A smart light may be configured to adapt to user behavior. For example, the smart light may determine random bedtimes around a fixed time. In another example, the smart light may allow for user schedule customization such as providing options for weekdays versus weekends and/or custom schedules for each day based on day, month and/or year.

Referring to FIG. 1, a system 50 is shown in accordance with a preferred embodiment of the present invention. The system 50 is shown comprising an apparatus 100. The apparatus 100 may be the smart light. The apparatus 100 is shown as a wall-mounted light fixture. The implementation of the apparatus 100 may be varied according to the design criteria of a particular implementation. For example, the apparatus 100 may be implemented as a ceiling-mounted light fixture and/or a wirelessly connected light bulb.

The apparatus 100 is shown comprising a block (or circuit) 102 and/or a block (or circuit) 104. The circuit 102 may be implemented as a processor. The circuit 104 may be implemented as a communications module.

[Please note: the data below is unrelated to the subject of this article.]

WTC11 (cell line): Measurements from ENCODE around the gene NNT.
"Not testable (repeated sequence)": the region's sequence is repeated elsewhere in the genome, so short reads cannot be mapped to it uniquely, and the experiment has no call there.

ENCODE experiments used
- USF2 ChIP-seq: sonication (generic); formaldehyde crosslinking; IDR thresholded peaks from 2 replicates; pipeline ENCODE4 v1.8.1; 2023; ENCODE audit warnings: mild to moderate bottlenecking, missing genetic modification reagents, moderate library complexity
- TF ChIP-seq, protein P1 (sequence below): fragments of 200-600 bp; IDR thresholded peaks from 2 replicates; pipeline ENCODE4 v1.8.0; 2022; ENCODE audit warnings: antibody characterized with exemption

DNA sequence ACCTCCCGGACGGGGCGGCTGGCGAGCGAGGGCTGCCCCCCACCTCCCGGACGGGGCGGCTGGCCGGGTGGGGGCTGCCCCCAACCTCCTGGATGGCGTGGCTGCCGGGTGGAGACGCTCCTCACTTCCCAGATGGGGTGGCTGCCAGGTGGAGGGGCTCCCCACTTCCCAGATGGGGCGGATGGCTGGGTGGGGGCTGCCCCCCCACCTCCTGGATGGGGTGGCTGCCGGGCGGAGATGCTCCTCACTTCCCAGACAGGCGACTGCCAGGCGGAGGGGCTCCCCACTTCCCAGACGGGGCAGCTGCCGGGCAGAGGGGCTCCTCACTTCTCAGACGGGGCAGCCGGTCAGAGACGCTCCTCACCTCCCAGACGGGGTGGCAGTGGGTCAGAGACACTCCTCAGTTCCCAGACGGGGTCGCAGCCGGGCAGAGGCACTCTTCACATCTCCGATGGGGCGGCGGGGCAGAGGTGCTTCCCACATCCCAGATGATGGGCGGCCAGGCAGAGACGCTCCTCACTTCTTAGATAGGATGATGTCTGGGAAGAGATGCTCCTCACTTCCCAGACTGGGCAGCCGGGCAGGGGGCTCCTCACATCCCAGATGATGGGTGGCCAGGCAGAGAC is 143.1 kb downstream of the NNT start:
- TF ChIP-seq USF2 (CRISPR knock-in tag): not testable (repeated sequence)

The system 50 is further shown comprising a block (or circuit 52, a block (or circuit) 150, a block (or circuit) 150′, a block (or circuit) 152 and a block (or circuit) 154. The circuit 52 may implement an internet/cloud service. The circuit 150 may implement a mobile device. The circuit 150′ may implement a hard-wired device (e.g., a desktop computer, a laptop computer, a netbook computing device, a tablet computing device, etc.). The circuit 152 may implement a web interface. The circuit 154 may implement a database (e.g., a third-party storage/computing service).